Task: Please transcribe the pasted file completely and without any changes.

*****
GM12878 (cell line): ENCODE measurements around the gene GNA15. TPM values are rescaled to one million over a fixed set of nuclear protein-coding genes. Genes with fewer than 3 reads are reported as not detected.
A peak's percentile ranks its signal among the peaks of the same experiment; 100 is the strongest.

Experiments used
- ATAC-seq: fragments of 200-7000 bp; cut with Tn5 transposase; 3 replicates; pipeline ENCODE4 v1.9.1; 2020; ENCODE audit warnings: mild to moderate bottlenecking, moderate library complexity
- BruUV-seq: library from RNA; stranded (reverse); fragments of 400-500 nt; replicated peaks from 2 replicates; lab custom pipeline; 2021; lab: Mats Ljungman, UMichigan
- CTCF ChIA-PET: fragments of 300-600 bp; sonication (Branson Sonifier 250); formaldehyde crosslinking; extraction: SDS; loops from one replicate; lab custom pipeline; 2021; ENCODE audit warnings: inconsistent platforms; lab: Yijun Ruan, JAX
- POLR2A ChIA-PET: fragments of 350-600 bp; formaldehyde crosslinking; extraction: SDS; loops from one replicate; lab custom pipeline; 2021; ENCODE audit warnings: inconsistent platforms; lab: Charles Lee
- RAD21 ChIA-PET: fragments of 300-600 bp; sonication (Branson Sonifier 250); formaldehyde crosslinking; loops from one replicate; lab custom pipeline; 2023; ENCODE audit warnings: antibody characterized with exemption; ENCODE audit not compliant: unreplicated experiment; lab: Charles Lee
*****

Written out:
GM12878 (cell line): ENCODE measurements around the gene GNA15. TPM values are rescaled to one million over a fixed set of nuclear protein-coding genes. Genes with fewer than 3 reads are reported as not detected.
A peak's percentile ranks its signal among the peaks of the same experiment; 100 is the strongest.

Experiments used
- ATAC-seq: fragments of 200-7000 bp; cut with Tn5 transposase; 3 replicates; pipeline ENCODE4 v1.9.1; 2020; ENCODE audit warnings: mild to moderate bottlenecking, moderate library complexity
- BruUV-seq: library from RNA; stranded (reverse); fragments of 400-500 nt; replicated peaks from 2 replicates; lab custom pipeline; 2021; lab: Mats Ljungman, UMichigan
- CTCF ChIA-PET: fragments of 300-600 bp; sonication (Branson Sonifier 250); formaldehyde crosslinking; extraction: SDS; loops from one replicate; lab custom pipeline; 2021; ENCODE audit warnings: inconsistent platforms; lab: Yijun Ruan, JAX
- POLR2A ChIA-PET: fragments of 350-600 bp; formaldehyde crosslinking; extraction: SDS; loops from one replicate; lab custom pipeline; 2021; ENCODE audit warnings: inconsistent platforms; lab: Charles Lee
- RAD21 ChIA-PET: fragments of 300-600 bp; sonication (Branson Sonifier 250); formaldehyde crosslinking; loops from one replicate; lab custom pipeline; 2023; ENCODE audit warnings: antibody characterized with exemption; ENCODE audit not compliant: unreplicated experiment; lab: Charles Lee